My older brother is an excellent writer. In fact, he’s one of the most talented writers I’ve ever read. But you can’t buy anything he has written. That’s because he has 20+ manuscripts that he started, but never finished. Every time he started writing a novel, he became engulfed in historical research, and then lost his original enthusiasm for the story. Other than a few short stories, he has never been published. I don’t think this will ever change for him. I don’t want you to fall victim to this fate.

    Take a look at the books/TV series “Game of Thrones.” Although there are a lot of clans/families and kingdoms identified in that series, none of the characters or lands they mention are real. Still, by using generalities that are historically accurate, the stories keep the viewers riveted.

    You are one of the most talented writers I’ve ever had the pleasure of getting to know. You possess something you will never find in your research books… imagination. That is what your readers will value about your work. I want you to discover the pride of finishing a book. I want to read that book.

    As Stephen King says, “If you want to call yourself a writer, write something.” I hope this makes sense to you.

    • BonSue,

      Thank you. I appreciate very much what you’re saying and I feel a sense of relief from reading your advice. It does, indeed, make sense.

      Historical fiction appeals to me because both history and fiction are among my personal passions and historical fiction relies upon both historical accuracy and creative storytelling. I’ve been unwilling, heretofore, to sacrifice one for the other, treating them as separate aspects with it being possible to maximize both.

      But I suppose it might be more helpful to envision them both as extreme points on a single scale with a pendulum swinging freely between them; that by being willing to be less dogged in my determination to be without error in my recounting of history in my story that I am making it that much harder to just write a good story.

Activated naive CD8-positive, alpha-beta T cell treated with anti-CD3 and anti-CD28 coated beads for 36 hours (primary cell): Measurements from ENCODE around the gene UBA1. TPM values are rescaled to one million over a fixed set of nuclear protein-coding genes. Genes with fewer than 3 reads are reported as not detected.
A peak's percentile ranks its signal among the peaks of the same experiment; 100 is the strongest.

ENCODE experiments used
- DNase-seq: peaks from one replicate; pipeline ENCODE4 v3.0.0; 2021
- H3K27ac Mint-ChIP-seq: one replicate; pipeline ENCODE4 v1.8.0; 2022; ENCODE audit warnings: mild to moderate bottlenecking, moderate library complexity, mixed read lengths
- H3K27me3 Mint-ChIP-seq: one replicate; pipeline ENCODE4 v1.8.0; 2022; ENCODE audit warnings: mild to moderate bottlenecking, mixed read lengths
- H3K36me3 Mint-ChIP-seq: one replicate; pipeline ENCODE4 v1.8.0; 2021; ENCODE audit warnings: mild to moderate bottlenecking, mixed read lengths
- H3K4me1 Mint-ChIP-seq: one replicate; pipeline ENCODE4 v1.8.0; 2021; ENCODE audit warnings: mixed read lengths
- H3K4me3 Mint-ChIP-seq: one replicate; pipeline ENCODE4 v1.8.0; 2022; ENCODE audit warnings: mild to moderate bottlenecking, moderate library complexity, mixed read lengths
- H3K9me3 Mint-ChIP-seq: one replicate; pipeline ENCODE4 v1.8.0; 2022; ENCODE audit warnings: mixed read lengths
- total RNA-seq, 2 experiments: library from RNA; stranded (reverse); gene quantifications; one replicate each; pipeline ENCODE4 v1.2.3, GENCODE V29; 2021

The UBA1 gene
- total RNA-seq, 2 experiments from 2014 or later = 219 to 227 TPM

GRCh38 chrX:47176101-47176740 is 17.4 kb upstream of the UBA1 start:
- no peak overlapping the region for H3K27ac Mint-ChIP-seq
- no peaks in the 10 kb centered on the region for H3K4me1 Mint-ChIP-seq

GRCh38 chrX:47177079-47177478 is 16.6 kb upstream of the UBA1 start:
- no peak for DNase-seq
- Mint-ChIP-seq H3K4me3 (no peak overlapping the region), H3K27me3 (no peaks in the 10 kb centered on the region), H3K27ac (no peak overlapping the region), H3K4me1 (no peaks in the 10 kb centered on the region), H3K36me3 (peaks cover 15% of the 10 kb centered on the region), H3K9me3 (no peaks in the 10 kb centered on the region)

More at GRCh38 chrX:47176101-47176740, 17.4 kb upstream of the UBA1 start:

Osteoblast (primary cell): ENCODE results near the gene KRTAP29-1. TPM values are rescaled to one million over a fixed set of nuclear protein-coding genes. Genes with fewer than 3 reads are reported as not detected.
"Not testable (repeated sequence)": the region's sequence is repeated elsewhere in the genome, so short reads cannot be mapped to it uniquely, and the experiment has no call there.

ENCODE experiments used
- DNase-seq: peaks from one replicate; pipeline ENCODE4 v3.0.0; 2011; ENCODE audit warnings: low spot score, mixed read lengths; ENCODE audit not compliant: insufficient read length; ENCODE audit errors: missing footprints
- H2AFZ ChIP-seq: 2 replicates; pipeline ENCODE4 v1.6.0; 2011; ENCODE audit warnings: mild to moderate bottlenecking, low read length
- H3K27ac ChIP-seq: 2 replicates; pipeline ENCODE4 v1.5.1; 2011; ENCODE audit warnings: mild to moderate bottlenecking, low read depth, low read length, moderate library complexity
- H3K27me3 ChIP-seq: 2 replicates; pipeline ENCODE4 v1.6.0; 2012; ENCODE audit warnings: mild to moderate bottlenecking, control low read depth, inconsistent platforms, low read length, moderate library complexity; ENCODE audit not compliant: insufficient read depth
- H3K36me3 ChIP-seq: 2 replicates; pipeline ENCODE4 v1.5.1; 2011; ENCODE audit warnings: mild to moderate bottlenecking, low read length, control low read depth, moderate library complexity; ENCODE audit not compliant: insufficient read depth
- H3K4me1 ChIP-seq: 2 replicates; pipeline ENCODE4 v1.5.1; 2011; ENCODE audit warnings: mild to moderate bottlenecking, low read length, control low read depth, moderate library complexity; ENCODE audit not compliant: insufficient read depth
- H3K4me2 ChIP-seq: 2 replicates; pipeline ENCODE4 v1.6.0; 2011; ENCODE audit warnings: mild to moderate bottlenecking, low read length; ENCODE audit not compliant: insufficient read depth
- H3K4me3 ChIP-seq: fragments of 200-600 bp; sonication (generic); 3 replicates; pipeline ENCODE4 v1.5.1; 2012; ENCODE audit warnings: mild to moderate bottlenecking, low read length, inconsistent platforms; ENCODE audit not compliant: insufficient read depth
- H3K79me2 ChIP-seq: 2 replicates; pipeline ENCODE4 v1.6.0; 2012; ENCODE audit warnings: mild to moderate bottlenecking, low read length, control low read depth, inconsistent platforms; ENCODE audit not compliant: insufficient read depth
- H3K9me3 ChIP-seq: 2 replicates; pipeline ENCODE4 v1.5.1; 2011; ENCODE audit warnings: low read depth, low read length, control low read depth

I do want to strike the right balance. I realize that if there are historical errors they cannot be glaring ones. But you’re right. I can’t be so focused on historical accuracy that I leave no room for just telling the damned story.

      Thank you for helping me to not trudge too far down a dark road that, for all its appeal to my passion for history, would leave my novel smothered by that darkness.

      • Tristan, do your research, but let the story lead you. No one can say what is the absolute right historical fact, because history is passed down by the victors. I’ve always wondered what was passed down as history by the people who lost the war. Our Native American Indians are a perfect example. Growing up we were led to believe that they were savages and had no rights to the land that the white man wanted. We know better now. Write, but let the spirit of the story take you on the journey. I do this with my “Lilith Escapes” episodes. I don’t know what the girl is up to until I sit at my computer. Good Luck.